Jigar Shah and others discuss political, financial, and technological obstacles on the path to net zero

Jigar Shah is a keynote at The Business of Local Energy Symposium.  Register Now!

In his book Creating Climate Wealth: Unlocking the Impact Economy Jigar Shah grapples with the essential question of scaling already available green technology to its needed level quickly. While efficient and relatively inexpensive green technology that cuts carbon emissions is available, the required financing and political roadblocks to its wide-scale deployment remain daunting. According to Shah, these aspects of the problem are often mismanaged by entrepreneurs who falsely imagine that simply having a better technological mousetrap is enough to move the ball down the green business playing field. Importantly, Shah focuses on the political aspects of the problem. He argues that the traditional role of IOUs (Investor Owned Utilities) works against the “small is beautiful” philosophy that must play a critical role in releasing thousands of entrepreneurs to exploit the “$10 trillion dollar” business opportunity Shah claims awaits them. He claims that, like in politics, “…all energy solutions that will build our climate-wealth economy are local.”

The upshot is that Shah, along with many other well known green tech titans and entrepreneurs, are moving to embrace the distributed energy model, whose political expression is the creation of Community Choice Aggregation utilities. Experts point to CCA utilities like Marin Clean Energy and Sonoma Clean Power in California as promising vehicles for local business development. CCA plays the middleman in electricity sales that can apply utility bill profits toward local renewable energy development. Local energy projects provide local businesses and jobs as well as better energy security. This approach does not displace big utility companies, who retain a key role by maintaining and developing the electricity grid to accommodate the emerging green energy economy.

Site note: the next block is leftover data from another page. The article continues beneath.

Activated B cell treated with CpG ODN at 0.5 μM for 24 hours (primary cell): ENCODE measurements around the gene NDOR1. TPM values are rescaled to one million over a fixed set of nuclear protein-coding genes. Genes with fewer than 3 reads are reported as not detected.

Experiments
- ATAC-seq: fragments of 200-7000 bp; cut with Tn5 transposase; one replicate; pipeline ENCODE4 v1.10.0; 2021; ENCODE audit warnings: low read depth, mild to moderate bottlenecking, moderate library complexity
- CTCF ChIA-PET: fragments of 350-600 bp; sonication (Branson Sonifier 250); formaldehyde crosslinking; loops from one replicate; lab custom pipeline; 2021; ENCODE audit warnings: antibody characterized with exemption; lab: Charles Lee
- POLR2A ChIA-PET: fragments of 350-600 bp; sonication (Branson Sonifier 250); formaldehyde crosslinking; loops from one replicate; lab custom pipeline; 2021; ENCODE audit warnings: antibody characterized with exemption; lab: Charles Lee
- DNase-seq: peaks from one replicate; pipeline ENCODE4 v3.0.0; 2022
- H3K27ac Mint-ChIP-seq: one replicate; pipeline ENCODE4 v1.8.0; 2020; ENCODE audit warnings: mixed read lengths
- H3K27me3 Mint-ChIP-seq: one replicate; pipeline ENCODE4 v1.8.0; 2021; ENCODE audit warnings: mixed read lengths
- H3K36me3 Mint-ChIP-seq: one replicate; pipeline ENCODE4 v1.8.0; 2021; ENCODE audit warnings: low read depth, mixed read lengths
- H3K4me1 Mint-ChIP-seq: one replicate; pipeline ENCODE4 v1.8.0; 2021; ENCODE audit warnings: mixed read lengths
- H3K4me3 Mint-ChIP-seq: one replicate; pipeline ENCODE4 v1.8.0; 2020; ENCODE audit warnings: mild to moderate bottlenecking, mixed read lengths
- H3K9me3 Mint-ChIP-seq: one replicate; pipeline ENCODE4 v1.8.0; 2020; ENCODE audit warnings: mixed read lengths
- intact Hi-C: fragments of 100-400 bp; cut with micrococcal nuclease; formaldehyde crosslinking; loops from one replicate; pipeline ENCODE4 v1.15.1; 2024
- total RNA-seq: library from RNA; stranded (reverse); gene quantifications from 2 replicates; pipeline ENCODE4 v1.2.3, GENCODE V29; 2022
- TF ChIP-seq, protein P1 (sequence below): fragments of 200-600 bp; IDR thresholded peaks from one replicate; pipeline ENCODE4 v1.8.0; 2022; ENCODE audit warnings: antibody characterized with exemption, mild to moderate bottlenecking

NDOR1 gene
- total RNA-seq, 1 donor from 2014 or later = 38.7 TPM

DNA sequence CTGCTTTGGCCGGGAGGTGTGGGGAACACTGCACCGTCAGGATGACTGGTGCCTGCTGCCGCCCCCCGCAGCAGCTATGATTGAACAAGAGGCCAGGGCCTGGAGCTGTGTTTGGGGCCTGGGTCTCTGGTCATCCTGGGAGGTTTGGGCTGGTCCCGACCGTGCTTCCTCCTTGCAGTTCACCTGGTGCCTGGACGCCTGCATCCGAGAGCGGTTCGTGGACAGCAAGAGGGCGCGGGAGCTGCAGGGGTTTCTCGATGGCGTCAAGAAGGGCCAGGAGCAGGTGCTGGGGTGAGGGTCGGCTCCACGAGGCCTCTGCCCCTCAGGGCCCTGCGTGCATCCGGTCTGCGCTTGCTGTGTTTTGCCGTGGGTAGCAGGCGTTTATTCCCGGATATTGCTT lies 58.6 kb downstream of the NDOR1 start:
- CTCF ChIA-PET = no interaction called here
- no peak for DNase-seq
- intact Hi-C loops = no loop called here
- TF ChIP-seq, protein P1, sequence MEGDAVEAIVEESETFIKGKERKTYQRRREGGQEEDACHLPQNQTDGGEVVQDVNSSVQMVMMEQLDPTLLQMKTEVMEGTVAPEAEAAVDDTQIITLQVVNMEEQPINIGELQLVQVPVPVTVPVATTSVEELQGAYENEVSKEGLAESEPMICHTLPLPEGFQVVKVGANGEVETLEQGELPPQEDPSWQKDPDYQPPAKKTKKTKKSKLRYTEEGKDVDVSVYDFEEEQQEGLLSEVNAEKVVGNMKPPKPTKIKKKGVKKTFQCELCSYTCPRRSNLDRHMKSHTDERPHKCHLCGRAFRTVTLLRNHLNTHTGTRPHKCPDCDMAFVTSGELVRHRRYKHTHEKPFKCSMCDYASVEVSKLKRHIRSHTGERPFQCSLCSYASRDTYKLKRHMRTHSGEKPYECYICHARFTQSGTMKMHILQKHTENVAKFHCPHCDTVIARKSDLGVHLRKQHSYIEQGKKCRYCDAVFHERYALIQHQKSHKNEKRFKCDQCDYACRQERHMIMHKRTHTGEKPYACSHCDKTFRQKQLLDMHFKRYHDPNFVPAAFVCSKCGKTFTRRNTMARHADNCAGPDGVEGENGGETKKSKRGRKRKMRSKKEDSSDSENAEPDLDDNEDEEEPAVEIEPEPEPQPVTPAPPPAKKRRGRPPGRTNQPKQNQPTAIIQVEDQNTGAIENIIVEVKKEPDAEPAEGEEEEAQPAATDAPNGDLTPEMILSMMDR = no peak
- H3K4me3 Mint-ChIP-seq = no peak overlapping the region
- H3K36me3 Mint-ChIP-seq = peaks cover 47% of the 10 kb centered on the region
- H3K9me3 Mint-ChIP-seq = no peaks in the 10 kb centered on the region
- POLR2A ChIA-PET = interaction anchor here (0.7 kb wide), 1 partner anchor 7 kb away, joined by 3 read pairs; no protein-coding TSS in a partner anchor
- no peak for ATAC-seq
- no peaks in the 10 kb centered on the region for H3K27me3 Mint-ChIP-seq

Moving to smaller scale, local energy has another important advantage. This was again reinforced for me recently when I flew into LAX from the East Coast and happened to open my airplane window shade as we passed south of the Ivanpah Solar Electric Generating System in the Mojave Desert. The radiant glare from that facility, probably forty miles north of our plane, was annoyingly bright. I recalled reading about the complaints from airline pilots about the facility. This is yet another of the “unintended consequences” of big, capital intensive projects. Whether it’s nuclear power, big hydro, or big solar, the unintended and harmful consequences over time of large, capital intensive projects are consistently impossible to foresee. This is one more reason Jigar Shah points out that many one million dollar projects are far better than big multimillion dollar projects. Clearly, rooftop solar is one type of small scale project whose deployment avoids calamitous environmental problems.

Yet, while rooftop solar is playing an ever greater role in the movement toward renewables, a large number of homes and businesses whose roofs are not optimal for solar panel power generation. Thus, local energy projects, including solar arrays, wind generation, geothermal, and other renewables need to be incentivized and exploited by CCA utilities to reduce carbon emissions and create “climate wealth” in the process. Part of the political solution to the problem may lie in applying energy credits or offsets to residences and businesses that invest in renewable energy projects in the CCA’s jurisdiction.

On October 23, Jigar Shah and other high profile green tech experts like Robyn Beavers, Jeff Byron, Stephan Kelley, and about thirty others will converge on Petaluma, CA for a “Business of Local Energy” symposium. There they will discuss the intersection of politics, finance, and technology that must be navigated to move the new energy economy to front and center in the world economy. Geof Syphers of Sonoma Clean Power and Jaime Tuckey of Marin Clean Energy will address the critical role that CCA utilities can play in the conversion to local energy. Registration for the event is at this at: www.localenergybiz.org

bvesser

Barry Vesser is Deputy Director at the Center for Climate Protection and coordinates the Center's Business for Clean Energy program.
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